Will fabric masks protect me?

Short Answer

Yes - it will provide you with some degree of added protection.

Long Answer

Governments in the United States and the United Kingdom are encouraging fabric face masks as a way to protect others from the wearer’s respiratory emissions. This is important - and if everyone wore a mask, the risk of acquiring an infection in public would drop.

However, many people understandably want to know if the fabric face mask they wear will protect themselves. No study has shown a fabric face mask that, when worn, provides the same degree of protection as an N95 mask. However, fabric face coverings do indeed protect the wearer in a variety of ways!

Firstly, the fabric mask will filter some percentage of particles from the air. Our studies found fabric masks blocked, on average, upwards of 40% of particles from the air. This reduces the number of potentially harmful particles you are inhaling. For example, pretend a breath of air contains 100 particles (actual particle numbers in air samples very widely). Most of those 100 particles in this hypothetical sample are dust, pollen, and so on. However, 1 of those particles is something dangerous - like the novel coronavirus. If you did not have a mask, you would breathe in the virus. With a fabric face mask, there is a 40%+ chance that the harmful particle will not be inhaled.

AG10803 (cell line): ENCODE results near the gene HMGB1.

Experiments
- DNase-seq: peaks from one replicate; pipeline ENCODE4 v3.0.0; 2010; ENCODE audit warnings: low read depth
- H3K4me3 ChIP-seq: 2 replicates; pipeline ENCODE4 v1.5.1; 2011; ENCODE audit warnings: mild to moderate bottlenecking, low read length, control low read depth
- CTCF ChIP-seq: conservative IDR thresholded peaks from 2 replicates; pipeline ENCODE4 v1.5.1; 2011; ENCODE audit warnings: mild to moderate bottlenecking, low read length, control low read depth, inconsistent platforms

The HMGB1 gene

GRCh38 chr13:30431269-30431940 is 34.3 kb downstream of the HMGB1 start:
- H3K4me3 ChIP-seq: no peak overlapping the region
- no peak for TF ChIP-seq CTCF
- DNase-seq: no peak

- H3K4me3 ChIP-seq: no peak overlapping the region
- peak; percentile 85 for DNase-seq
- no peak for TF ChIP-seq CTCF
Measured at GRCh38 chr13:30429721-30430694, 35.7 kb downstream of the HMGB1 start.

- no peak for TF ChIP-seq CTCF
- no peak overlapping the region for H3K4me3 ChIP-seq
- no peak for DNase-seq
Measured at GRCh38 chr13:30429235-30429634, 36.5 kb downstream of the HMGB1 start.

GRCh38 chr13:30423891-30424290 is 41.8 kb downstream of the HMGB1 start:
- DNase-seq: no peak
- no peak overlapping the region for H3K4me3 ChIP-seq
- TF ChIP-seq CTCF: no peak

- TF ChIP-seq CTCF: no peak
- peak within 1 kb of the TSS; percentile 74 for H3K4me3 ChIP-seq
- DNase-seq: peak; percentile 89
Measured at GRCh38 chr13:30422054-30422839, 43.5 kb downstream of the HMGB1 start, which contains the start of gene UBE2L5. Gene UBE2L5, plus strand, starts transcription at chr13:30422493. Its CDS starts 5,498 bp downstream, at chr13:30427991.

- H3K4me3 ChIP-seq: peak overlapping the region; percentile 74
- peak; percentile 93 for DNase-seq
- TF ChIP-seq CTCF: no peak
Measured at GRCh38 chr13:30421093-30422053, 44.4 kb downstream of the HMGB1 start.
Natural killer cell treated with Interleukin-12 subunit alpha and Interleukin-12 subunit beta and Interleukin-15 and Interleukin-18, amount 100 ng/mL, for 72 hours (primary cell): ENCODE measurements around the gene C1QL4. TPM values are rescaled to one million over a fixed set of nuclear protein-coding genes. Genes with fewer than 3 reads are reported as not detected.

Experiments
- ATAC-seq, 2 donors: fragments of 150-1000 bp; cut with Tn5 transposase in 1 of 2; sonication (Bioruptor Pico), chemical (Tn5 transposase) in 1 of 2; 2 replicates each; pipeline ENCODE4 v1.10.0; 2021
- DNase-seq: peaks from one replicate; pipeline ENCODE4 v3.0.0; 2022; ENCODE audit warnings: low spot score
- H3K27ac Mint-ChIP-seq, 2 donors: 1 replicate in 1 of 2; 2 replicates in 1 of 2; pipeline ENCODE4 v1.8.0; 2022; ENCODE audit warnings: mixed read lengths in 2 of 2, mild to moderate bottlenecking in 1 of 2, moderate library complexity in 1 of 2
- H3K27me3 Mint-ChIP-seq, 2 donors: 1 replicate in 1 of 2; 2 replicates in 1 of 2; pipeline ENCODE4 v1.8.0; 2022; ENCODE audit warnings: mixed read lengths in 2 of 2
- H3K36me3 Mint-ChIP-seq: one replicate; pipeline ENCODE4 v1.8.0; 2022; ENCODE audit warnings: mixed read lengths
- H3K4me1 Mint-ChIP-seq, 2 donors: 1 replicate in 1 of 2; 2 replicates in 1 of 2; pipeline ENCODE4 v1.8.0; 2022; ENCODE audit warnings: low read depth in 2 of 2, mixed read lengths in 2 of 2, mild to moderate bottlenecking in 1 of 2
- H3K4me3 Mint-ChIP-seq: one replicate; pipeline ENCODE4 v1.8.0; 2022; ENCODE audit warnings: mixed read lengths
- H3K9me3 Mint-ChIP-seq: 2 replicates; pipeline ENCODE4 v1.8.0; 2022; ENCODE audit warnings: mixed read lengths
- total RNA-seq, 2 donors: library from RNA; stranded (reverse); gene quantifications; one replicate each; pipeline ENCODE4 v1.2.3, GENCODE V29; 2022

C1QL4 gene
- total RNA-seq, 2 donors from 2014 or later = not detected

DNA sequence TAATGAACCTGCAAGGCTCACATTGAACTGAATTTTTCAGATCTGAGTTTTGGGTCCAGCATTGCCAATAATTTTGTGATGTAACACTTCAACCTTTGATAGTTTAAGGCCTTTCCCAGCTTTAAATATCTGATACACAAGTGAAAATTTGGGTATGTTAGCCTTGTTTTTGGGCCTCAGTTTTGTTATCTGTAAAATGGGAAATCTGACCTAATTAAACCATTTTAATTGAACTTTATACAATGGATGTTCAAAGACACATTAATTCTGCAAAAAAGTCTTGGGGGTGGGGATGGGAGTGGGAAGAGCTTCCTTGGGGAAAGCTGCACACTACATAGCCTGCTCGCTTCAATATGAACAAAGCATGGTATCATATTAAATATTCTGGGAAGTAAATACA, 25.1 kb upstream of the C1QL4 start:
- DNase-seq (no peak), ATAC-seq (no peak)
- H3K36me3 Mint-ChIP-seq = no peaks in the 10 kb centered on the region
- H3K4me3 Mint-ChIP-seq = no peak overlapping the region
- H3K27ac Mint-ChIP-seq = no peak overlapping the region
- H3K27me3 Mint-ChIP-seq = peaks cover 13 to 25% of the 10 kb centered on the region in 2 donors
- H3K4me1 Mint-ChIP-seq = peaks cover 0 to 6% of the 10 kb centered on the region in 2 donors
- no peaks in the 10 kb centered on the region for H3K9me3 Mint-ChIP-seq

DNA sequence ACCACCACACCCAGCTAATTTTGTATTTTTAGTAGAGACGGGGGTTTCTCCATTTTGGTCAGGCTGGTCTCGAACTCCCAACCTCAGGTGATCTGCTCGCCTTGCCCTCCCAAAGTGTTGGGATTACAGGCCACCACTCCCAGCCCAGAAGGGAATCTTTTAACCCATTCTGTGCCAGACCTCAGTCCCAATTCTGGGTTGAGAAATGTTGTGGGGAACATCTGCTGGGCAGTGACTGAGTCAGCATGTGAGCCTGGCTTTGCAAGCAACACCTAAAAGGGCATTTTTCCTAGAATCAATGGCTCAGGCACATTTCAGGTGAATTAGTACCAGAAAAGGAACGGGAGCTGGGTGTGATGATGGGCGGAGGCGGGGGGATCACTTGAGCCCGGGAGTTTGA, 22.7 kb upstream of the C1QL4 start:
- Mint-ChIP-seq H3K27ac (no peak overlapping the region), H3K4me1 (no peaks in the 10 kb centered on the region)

Even if you do inhale pathogenic particles, it may be that you will inhale fewer of them. While it is only theory at this point, many doctors believe that the amount of virus or pathogen you receive impacts whether you get sick and, if you do get sick, how quickly and severely you get sick. For example, if you only inhale two virus particles, there is a good chance they will get stuck in your mucus and safety expelled - or perhaps they will get swallowed and digested into your stomach. Viruses must reach certain tissue types to get you sick - and the greater number of viruses you inhale, the greater the chance one or more will find their way to a susceptible tissue.

Another way fabric face masks protect the wearer is by limiting the amount of hand-to-face contact the wearer engages in. They can also serve as a reminder to others and to yourself to social distance.


Healthcare Design Group

Department of Engineering

Univeristy of Cambridge

© 2020